Villains come in a wide variety of flavors, from the good guy led astray to the murderous psychopath. The more complicated the relationship between the villain and the hero that fights against him, the more interesting the conflict. The idea of two opposing forces, whether individuals, organizations or a mixture of both, is a familiar one in film, literature and games. But what do you do when your worst enemy is an inseparable part of you, something that you can neither run away from nor fight?
Based on the Top Cow comic of the same name, Starbreeze Studios' The Darkness casts you as Jackie Estacado, a mafia hitman who turns 21 on the same night his adoptive uncle and head of the local family, Paulie Franchetti, decides he's had enough of Jackie's defiant attitude and orders a hit on him. As Jackie is being chased through a graveyard by his uncle's goons, the shadowy tendrils of the titular demonic being erupt from Jackie's back, giving him the strength and resilience to escape his pursuers. At first, the plot seems pretty clear: Jackie must take his revenge on his uncle using his newfound supernatural powers to tip the scales in his favor. But as you progress through the game, the reality turns out to be much more complicated. The Darkness proves to be a catalyst for more violence rather than a tool to end it, and the longer Jackie survives, the harder Paulie tries to hurt him.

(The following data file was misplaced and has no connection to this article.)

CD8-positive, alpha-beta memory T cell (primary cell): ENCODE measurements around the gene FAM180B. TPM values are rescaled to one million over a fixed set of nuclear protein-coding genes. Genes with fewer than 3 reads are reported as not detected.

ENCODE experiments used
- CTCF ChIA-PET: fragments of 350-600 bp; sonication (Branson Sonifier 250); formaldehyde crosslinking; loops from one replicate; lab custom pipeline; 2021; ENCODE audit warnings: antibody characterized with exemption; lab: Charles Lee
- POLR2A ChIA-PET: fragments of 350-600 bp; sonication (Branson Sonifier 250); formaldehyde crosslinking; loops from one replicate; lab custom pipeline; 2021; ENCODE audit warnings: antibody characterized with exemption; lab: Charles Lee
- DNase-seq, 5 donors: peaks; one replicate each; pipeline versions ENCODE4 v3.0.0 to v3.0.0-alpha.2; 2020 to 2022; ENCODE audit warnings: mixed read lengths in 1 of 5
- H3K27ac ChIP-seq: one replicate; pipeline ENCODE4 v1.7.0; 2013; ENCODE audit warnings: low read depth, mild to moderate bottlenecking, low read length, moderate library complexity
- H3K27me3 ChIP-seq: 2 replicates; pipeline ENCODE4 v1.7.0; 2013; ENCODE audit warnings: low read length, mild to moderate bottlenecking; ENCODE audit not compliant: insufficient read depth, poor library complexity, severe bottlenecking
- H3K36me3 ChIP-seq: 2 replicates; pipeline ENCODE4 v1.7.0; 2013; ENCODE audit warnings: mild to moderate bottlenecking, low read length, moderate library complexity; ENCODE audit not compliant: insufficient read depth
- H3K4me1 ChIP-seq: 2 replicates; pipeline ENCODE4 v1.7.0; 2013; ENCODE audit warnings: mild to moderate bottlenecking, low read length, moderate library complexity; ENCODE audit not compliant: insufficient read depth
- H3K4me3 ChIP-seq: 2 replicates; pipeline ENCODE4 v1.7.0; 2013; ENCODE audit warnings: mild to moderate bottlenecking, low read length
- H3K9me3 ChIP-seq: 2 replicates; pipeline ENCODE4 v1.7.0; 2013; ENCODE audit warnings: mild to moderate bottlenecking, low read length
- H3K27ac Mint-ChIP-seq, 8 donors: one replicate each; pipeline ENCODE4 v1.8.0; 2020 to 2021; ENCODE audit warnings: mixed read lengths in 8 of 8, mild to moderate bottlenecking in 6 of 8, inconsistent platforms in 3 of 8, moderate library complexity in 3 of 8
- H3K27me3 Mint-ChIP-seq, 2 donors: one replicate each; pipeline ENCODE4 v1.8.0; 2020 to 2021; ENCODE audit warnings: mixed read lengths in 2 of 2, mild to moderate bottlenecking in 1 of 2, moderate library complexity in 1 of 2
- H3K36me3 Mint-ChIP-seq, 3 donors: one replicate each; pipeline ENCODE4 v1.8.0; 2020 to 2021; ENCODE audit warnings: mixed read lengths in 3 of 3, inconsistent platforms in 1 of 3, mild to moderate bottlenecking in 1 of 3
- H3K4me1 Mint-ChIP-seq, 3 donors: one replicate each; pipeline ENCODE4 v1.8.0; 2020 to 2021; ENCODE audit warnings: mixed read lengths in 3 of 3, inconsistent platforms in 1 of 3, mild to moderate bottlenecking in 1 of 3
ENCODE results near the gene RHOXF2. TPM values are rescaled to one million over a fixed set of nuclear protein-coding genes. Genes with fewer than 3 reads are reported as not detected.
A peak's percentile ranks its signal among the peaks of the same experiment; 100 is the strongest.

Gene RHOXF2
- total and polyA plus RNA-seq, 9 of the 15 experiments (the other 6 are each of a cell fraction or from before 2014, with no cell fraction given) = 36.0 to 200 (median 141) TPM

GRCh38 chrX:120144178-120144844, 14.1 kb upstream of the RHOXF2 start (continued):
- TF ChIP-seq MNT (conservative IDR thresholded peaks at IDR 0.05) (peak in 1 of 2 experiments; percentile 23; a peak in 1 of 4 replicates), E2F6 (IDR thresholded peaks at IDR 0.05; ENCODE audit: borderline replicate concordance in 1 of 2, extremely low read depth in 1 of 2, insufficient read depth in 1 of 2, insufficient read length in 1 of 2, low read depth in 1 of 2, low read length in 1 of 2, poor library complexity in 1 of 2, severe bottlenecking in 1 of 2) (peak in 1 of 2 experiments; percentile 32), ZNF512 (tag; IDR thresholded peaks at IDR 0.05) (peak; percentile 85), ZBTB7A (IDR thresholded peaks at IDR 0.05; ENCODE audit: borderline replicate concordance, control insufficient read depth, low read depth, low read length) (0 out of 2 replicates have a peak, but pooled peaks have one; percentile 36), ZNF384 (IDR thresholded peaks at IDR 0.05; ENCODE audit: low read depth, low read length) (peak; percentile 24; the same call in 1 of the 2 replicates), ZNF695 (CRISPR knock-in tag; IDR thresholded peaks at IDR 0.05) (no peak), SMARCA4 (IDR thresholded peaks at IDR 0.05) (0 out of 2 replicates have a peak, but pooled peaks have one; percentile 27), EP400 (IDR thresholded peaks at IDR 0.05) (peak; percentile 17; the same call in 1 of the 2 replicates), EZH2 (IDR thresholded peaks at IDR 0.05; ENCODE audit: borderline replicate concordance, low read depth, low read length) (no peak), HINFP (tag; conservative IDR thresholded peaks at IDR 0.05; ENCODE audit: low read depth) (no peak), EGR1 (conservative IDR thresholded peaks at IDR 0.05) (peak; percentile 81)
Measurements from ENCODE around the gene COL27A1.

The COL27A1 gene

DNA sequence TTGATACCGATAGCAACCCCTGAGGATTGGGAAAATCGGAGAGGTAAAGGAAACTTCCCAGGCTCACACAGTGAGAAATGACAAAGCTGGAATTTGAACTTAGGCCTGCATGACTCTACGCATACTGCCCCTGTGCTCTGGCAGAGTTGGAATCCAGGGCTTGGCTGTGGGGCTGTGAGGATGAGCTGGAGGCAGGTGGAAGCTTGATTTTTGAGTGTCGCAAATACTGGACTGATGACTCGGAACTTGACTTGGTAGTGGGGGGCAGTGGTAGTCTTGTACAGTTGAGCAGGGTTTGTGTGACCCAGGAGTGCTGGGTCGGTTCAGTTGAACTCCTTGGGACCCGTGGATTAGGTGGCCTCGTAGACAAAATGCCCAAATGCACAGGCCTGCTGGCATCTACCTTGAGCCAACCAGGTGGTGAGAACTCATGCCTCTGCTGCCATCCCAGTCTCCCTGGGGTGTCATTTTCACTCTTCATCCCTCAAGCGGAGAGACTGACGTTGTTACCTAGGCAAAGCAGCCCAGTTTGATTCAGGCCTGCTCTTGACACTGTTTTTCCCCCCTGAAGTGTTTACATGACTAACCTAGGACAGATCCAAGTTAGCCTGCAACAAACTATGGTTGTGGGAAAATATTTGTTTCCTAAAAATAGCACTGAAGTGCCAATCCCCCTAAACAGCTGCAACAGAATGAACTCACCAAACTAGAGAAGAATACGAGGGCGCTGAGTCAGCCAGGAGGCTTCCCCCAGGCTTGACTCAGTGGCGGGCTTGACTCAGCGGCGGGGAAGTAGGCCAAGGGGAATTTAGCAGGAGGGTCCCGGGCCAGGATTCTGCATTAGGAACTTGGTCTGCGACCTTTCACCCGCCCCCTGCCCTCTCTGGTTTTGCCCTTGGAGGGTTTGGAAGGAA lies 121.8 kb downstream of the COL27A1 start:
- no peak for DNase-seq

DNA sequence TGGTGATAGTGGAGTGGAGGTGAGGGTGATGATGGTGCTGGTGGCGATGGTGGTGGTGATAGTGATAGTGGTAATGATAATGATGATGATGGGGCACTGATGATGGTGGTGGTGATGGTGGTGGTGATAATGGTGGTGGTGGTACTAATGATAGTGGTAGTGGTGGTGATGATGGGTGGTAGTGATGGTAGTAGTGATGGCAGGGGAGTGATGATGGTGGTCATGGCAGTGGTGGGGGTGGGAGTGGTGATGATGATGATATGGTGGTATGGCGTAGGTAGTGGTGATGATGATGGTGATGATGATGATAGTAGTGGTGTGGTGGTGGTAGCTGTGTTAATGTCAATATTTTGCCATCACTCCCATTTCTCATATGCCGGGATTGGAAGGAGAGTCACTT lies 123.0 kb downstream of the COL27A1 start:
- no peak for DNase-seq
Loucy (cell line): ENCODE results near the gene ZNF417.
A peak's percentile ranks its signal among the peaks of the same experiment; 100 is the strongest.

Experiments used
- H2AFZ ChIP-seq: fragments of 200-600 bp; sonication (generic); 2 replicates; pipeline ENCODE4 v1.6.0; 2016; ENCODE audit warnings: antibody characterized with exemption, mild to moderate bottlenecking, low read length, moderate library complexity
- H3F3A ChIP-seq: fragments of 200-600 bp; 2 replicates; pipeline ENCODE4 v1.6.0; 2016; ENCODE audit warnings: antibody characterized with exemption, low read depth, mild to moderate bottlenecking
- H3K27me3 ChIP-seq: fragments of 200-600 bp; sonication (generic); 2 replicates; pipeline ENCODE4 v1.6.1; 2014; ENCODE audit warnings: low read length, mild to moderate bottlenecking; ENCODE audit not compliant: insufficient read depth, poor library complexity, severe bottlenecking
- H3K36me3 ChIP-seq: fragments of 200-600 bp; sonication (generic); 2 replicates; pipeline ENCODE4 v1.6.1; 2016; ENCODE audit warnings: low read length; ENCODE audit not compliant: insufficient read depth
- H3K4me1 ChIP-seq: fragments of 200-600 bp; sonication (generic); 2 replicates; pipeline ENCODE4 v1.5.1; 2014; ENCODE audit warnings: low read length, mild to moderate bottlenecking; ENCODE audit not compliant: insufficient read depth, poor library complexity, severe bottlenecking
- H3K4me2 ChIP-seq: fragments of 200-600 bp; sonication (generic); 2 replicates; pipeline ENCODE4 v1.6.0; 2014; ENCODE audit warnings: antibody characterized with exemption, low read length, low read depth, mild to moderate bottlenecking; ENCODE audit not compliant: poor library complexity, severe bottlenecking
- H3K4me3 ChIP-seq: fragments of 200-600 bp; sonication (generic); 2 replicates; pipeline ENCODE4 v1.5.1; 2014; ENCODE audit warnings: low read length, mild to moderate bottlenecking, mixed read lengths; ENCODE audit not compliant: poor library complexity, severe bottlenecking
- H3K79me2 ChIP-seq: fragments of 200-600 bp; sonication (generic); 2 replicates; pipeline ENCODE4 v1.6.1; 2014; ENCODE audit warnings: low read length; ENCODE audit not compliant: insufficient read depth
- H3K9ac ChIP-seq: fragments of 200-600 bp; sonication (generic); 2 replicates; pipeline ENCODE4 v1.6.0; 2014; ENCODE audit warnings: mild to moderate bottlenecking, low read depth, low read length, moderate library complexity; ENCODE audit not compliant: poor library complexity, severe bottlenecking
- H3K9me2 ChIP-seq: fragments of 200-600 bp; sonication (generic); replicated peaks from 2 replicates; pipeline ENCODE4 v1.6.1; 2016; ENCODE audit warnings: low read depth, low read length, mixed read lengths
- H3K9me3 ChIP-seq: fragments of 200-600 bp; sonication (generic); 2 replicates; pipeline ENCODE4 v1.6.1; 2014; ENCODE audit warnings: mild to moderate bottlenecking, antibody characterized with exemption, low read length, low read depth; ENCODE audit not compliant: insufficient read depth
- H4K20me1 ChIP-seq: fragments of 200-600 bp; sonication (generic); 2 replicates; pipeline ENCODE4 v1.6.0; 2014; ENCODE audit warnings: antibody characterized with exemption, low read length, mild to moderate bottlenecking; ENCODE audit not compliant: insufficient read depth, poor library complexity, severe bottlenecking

Jackie is best described as a noble villain. He's a violent man, certainly, but one with certain lines he will not cross and a code of ethics to which he strictly adheres - relatively common traits in the often romanticized tales of organized crime. The Darkness spends much of its first act establishing Jackie's flawed but well-intentioned character and his relationships with others. He frequently meets with older members of the family - none of whom seem particularly fond of his uncle - and he shows a great deal of respect for them. More importantly, the game takes pains to underscore Jackie's love for his girlfriend Jenny: He calls her often to check in, meets with her frequently and, in perhaps the most contemplative "level" to ever appear in an FPS, spends a quiet evening with her at her new apartment.